The red paper band in the photo says “Xinjiang Specialty”. The part of the red paper band that you can’t see in this photo says “Selected Hami Melon”. Wikipedia informs me that this is a type of muskmelon named after a city in—you guessed it—Xinjiang, China.
It’s like a cantaloupe (cantaloupes are also muskmelons), but a bit more oblong like a foo—like an American football, that is. Footballs generally being spheres. I think rugby balls are this shape? Whatever. Here’s another photo.
It seemed crunchier than cantaloupes are, in my experience; the texture was more like that of a honeydew melon. This could just have been a particularly unripe one, though. I mean, hey, what do I know? On the other hand, according to the internet, it’s supposed to be crunchy. Anyhow, it tasted good! That’s what’s important here.
These things are apparently also called ‘snow melons’. I guess it gets cold in Xinjiang.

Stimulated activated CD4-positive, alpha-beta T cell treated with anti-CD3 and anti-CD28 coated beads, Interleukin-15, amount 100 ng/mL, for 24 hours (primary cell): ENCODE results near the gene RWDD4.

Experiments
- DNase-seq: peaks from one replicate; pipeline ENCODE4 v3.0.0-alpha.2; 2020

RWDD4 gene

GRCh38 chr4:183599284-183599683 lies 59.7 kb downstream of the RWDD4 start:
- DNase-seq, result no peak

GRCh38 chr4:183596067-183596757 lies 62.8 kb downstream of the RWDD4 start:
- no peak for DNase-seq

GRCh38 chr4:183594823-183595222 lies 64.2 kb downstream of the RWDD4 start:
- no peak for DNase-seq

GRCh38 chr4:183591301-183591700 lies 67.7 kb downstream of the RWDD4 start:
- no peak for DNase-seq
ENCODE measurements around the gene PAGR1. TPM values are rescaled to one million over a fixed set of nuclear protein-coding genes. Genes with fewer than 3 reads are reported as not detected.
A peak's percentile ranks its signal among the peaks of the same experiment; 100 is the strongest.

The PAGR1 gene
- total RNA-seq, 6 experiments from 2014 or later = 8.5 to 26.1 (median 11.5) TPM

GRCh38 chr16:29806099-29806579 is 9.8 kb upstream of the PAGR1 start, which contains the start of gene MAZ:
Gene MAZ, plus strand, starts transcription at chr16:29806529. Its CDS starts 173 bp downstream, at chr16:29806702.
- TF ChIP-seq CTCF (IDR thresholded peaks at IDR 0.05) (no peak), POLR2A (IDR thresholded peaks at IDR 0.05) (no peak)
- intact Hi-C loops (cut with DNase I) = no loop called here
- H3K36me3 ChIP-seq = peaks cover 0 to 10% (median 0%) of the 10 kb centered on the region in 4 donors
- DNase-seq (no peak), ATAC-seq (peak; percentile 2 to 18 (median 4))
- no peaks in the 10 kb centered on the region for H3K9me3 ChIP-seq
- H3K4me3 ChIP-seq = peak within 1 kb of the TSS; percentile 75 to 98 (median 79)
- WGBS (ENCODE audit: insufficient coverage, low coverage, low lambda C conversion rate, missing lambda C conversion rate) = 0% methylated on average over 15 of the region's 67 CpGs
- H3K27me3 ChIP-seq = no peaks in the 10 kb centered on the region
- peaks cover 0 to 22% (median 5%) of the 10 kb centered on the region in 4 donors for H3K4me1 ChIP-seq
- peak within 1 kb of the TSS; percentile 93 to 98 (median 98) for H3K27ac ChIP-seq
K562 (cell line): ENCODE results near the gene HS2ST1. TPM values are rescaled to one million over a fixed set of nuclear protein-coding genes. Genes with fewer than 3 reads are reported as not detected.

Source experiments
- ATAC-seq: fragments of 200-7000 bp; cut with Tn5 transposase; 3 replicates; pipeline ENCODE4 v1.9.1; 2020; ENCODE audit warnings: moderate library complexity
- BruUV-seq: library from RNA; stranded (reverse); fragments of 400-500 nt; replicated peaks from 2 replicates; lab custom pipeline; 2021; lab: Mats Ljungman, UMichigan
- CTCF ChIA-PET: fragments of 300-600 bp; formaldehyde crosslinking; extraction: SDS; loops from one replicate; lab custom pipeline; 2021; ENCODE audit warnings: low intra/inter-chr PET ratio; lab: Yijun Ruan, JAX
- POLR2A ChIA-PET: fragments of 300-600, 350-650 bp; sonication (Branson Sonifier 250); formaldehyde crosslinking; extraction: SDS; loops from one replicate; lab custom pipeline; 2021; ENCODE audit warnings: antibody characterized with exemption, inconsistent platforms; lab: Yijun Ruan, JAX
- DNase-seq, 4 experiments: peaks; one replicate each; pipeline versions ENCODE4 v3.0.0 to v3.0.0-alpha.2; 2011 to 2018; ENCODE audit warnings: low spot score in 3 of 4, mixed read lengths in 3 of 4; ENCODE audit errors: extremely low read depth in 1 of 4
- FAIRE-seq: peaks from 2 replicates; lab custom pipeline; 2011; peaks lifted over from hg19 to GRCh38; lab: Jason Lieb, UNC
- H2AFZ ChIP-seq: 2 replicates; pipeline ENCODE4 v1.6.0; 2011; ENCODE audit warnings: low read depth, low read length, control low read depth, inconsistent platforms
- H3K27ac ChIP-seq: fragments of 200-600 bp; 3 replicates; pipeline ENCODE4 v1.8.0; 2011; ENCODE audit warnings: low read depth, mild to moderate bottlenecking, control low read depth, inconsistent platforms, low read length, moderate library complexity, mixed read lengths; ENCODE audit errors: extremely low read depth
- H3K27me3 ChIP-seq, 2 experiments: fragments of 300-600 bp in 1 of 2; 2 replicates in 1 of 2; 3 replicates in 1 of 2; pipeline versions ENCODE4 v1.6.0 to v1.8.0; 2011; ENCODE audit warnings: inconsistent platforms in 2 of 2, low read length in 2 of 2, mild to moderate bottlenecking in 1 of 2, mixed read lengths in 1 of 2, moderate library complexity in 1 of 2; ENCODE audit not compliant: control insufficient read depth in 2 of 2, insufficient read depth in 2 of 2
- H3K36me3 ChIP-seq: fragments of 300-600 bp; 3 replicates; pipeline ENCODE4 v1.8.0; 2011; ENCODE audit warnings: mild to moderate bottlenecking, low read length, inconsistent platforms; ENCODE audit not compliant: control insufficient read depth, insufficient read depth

So, what’s a ‘rock melon’? The orange melon sold everywhere in Singapore at fruit juice stalls is invariably called rock melon. As far as I can tell, ‘rock melon’ is just another name for cantaloupe/cantalope, and whatever you want to call it, it tastes great with prosciutto.
If you think you’ve learned enough about melons for one day, think again. Botanically, they’re vegetables. (They’re related to cucumbers, squash and gourds.) So that whole “what is a tomato, really” debate… you can have it about melons, too.
Also, in case you haven’t stumbled into the parts of the internet that explain how humans have for centuries interfered with the genetics of food crops to make food more delicious, have a look at this article about the watermelon in an oil still life painting from the 17th century.